Local friends Agustín Vicente and Marta Jorba organised a workshop on Language and Mind, so that members of HiTT (the UPV/EHU theoretical linguistics group) and LOGOS (the analytical philosophy research group at the University of Barcelona) can get together and share ideas.
Amid philosophy talks, Katie gave a linguistic talk about the polysemy of posture verbs. Marta discussed the ontology of predicates like understand and see/watch, and how lexical aspect plays a big role there. Marina, another local PhD student, presented a proposal on how to formalise copredication constructions, with a modification on a previous proposal of Pustojevsky. The friends from Barcelona talked about a range of topics, from information theory and signalling theory, to personal identity and experience vs. bodily ownership. Very interesting to hear about topics one might not usually (think to) think about. 🙂
This year’s annual Deutsche Gesellschaft für Sprachwissenschaft (DGfS) was held in the south, in Stuttgart. Both Berit and Katie presented. Berit’s talk was in Workshop 8, “Reference beyond the DP” and discussed anaphoric reference in Russian (joint work with fellow SIGGRAM-er Olga Borik). Kristine Bentzen and Marcin Morzycki were the invited speakers. Marcin’s talk was especially interesting: he discussed possible solutions to a puzzle of modification conjunction, such as in Donald is ignorant and unpleasant, and his son even more so (i.e., the question is how to deal with the scales involved here).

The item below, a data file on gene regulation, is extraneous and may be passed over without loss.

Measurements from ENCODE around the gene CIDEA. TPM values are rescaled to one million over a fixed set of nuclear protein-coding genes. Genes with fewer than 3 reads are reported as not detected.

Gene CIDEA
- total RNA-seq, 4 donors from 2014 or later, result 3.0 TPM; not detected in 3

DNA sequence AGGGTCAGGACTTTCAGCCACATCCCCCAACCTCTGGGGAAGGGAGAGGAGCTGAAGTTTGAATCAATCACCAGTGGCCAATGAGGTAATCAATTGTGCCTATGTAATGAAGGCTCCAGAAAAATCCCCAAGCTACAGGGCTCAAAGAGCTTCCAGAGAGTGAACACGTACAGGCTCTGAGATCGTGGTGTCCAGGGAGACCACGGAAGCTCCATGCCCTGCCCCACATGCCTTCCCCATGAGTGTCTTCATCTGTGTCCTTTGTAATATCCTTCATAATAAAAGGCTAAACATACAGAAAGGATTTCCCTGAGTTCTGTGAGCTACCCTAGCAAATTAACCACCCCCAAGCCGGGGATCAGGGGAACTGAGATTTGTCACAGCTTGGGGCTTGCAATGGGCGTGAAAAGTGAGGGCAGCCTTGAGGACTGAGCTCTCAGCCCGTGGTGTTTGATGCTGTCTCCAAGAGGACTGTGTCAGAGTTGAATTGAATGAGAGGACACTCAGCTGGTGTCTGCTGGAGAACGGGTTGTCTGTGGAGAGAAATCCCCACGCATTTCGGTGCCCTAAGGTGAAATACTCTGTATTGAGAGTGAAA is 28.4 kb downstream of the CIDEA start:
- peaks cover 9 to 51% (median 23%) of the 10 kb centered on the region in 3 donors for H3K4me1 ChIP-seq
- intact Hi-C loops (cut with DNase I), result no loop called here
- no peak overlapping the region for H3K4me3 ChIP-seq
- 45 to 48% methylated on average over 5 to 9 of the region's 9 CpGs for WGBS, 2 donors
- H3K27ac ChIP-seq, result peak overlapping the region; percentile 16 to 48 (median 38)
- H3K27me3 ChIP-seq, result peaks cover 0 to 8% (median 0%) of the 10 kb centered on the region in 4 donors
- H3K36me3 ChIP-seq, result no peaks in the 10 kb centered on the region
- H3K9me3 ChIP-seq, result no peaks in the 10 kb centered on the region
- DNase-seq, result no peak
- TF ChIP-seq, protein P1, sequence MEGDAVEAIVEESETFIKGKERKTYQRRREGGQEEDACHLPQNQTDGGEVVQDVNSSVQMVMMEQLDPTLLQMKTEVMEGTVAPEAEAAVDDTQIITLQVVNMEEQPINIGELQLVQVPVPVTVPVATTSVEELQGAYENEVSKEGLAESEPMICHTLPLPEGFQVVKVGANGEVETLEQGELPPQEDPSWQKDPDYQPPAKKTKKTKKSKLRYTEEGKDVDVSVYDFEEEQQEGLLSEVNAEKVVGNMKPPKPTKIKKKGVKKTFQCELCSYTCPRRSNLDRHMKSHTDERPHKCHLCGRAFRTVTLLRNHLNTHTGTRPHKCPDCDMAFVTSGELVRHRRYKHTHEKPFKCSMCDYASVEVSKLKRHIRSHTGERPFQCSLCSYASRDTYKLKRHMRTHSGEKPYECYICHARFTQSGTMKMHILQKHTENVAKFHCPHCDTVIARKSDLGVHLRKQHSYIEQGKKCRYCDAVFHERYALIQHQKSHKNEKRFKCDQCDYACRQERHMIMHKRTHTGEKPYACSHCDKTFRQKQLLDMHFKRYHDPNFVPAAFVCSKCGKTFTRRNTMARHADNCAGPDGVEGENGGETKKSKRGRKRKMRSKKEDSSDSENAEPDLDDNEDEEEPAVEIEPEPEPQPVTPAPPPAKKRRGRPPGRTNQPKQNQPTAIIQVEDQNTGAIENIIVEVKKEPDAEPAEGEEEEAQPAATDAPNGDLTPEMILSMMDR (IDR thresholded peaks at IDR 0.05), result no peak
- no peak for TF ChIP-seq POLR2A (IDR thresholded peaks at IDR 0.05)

Katie’s was in Workshop 3, “Evaluative Semantics”, organised by Patrick Grosz and Valentina Bianchi. She presented a talk on scalarity in the swarm alternation (joint work with Daniel Hole). The invited speakers were Andrea Beltrama and Farah Benerama. The workshop was a really nice one, with good discussion and an overall good atomosphere. Stand-out talks were by Elsi Kaiser, who discussed experiments concerning evaluations and how these differ depending on sensory domain and Peter Alrenga, who analysed two different kinds of `at least’. Also: since Katie did her MA at Stuttgart, she knows the organiser, and got involved in type-setting the conference booklet. Let’s just say she knows a lot more about LaTeX now!